THE COURT: Let’s assume for a moment your argument that this delegation is in some way illegal. Why isn’t the right result simply to give to the Eastern District of Virginia’s U.S. Attorney’s Office — give it back to them and let them prosecute this indictment? Why isn’t that the right result?
MR. DOWNING: Well, the right result may be for the Department of Justice to finish the investigation they had started and make a determination as to whether or not to charge Mr. Manafort. But if, in fact, this order is defective, then Mr. Mueller did not have the authority of the U.S. Attorney to conduct a grand jury investigation, to get search warrants, or to return and sign an indictment.
THE COURT: All right. I think I understand.
Additionally, although many Manafort partisans view Ellis’ order that Mueller’s team give him an unredacted copy of the August 2 Rosenstein memo laying out everything that could be investigated as of that date as victory for Manafort, that actually falls far short of what Downing wanted, which was to have any other documentation showing the discussion behind appointing Mueller and approving subsequent steps thereafter.
MR. DOWNING: Just briefly, Your Honor. The one thing we would ask this Court to do before deciding the motion before the Court is to ask the government for what anybody who has had any experience with the Department of Justice knows exists, which is the written record. Where is the written record before Mr. Mueller was appointed? Where is the written record about the decision —
THE COURT: What do you mean by the written record?
MR. DOWNING: Mr. Rosenstein had a process he had to go through in order to determine that there was a conflict that gave rise to the appointment of special counsel, the specific matter that the special counsel was going to investigate in any additional jurisdiction he granted. It would all be written down somewhere. That’s how the Department of Justice works.
THE COURT: All right. Is that what you’re — the record of identifying the conflict?
MR. DOWNING: I believe identification of the conflict, the matter that needed to be referred to a special counsel in order to — because of the conflict and the scope of the special counsel’s investigation, including any additional jurisdiction.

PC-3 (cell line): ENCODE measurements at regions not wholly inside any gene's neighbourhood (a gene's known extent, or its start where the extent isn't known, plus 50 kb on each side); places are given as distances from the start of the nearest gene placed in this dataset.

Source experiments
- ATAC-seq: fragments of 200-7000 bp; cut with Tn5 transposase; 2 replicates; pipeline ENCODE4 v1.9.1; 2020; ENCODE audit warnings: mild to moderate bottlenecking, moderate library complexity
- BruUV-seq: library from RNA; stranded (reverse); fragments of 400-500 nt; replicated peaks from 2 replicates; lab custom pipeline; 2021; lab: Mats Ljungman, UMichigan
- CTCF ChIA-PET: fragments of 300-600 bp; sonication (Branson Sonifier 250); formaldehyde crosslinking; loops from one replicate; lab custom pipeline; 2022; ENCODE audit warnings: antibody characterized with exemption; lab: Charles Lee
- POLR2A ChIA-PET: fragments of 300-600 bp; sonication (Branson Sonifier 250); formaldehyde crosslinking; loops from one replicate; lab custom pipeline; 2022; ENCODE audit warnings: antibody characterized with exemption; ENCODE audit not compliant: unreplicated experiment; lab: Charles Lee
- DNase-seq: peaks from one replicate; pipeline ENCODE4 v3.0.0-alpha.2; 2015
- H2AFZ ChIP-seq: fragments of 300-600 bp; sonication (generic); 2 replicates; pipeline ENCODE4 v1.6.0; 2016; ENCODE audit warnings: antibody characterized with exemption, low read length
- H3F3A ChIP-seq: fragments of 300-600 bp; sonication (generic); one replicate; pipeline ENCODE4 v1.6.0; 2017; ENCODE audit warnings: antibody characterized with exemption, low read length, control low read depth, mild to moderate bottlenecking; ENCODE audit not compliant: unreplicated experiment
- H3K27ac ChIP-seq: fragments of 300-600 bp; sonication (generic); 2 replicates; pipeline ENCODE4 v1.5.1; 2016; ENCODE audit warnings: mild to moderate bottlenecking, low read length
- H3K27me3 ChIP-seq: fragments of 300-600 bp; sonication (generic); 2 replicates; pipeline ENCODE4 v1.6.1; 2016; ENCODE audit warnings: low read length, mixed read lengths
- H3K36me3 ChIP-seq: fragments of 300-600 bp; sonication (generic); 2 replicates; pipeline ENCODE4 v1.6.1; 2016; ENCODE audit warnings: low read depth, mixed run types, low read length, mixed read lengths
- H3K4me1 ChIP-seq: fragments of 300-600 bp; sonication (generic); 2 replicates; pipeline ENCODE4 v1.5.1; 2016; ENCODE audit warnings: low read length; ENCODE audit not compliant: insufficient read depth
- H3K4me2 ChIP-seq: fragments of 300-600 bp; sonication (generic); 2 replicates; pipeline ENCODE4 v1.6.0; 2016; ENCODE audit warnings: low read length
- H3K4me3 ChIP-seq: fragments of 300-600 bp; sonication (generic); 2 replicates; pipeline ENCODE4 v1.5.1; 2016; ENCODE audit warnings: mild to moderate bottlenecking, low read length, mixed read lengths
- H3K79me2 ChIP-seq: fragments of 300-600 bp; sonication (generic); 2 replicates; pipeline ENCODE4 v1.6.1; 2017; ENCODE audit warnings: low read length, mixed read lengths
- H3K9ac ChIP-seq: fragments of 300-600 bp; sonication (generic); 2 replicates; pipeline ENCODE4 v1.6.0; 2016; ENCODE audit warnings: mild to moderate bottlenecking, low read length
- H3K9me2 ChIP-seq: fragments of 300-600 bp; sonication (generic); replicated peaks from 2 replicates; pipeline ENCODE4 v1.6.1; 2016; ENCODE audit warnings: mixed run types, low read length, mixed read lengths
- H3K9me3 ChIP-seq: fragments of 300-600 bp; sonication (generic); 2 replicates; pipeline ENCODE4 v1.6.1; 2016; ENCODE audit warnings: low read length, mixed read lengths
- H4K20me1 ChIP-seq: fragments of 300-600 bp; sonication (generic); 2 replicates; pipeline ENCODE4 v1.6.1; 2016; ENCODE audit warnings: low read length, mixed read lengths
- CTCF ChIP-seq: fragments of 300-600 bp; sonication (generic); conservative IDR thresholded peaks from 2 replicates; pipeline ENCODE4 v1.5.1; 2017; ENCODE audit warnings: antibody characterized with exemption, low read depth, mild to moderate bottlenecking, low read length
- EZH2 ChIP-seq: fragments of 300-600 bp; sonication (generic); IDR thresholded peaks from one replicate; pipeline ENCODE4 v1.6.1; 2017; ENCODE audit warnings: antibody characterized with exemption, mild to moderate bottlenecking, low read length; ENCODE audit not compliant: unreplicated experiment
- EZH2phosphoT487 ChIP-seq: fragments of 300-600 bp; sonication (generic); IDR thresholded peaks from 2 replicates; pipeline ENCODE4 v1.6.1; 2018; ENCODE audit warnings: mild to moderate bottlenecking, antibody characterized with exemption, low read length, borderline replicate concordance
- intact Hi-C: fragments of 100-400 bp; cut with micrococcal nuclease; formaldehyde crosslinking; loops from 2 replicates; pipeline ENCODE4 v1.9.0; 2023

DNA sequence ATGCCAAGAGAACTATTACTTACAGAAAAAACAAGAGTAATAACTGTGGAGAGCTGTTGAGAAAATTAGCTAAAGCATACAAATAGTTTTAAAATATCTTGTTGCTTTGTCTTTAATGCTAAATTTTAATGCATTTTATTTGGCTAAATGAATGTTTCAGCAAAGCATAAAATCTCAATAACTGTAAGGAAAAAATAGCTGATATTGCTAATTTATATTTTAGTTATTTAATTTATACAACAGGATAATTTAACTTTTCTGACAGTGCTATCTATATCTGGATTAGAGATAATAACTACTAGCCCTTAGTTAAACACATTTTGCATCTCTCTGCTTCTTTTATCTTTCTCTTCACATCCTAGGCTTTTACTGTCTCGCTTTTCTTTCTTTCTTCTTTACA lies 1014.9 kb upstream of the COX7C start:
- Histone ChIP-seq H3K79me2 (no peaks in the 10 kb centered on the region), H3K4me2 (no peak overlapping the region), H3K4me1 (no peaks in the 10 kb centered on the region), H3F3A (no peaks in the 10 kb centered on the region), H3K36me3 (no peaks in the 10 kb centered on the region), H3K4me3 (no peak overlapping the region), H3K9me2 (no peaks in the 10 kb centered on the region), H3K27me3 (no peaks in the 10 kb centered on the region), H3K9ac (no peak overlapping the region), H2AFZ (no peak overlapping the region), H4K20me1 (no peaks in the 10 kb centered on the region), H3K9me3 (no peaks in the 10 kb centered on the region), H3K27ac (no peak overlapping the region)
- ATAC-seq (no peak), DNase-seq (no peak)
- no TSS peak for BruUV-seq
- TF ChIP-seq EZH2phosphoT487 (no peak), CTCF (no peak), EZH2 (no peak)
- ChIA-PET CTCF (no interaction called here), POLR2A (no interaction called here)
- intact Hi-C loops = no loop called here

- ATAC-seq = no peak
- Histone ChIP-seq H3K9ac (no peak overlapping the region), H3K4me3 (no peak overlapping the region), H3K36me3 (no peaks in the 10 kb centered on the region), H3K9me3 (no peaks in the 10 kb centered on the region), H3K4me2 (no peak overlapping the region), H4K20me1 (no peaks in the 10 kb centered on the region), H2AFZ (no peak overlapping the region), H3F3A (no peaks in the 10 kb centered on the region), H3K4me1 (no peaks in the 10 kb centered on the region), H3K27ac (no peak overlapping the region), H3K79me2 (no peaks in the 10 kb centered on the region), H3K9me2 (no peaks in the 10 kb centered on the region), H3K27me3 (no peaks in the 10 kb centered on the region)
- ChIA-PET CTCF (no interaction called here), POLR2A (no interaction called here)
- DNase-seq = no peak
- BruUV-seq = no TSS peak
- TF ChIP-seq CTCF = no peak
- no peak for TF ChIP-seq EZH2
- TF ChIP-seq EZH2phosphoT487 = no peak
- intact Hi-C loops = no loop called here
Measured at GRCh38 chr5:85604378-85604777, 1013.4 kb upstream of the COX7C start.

THE COURT: The May and August letters are the scope.
MR. DOWNING: That’s after the fact. You would expect that the Department of Justice, especially Mr. Rosenstein, would have had a memo before.
THE COURT: Why do you say that?
MR. DOWNING: Because in the Department of Justice generally, just in any situation —
THE COURT: Did you serve in the department?
MR. DOWNING: Fifteen years, five of which was under Mr. Rosenstein’s management. Mr. Rosenstein is a stickler for memos being written, for there to be a written record for the actions of the Department of Justice
In Rosenstein’s testimony and the government’s brief, they actually identify what the latter documents are: Urgent Reports documenting each major step, surely including the two searches on Manafort’s property.
The Special Counsel has an explicit notification obligation to the Attorney General: he “shall notify the Attorney General of events in the course of his or her investigation in conformity with the Departmental guidelines with respect to Urgent Reports.” 28 C.F.R. § 600.8(b). Those reports cover “[m]ajor developments in significant investigations and litigation,” which may include commencing an investigation; filing criminal charges; executing a search warrant; interviewing an important witness; and arresting a defendant.
So Downing specifically asked for (though not by name) the documentation that would have shown the back and forth discussions between Mueller and Rosenstein (and would have reflected Mueller’s compliance with the Urgent Reports requirement.
And Ellis didn’t grant that request. He asked only for the August 2 memo, not the Urgent Reports. That’s unsurprising — asking for the latter would have been a fairly breathtaking incursion on prosecutorial discretion.
But that suggests, at least thus far, Ellis is treating what he’s seeing as proper exercise of prosecutorial discretion.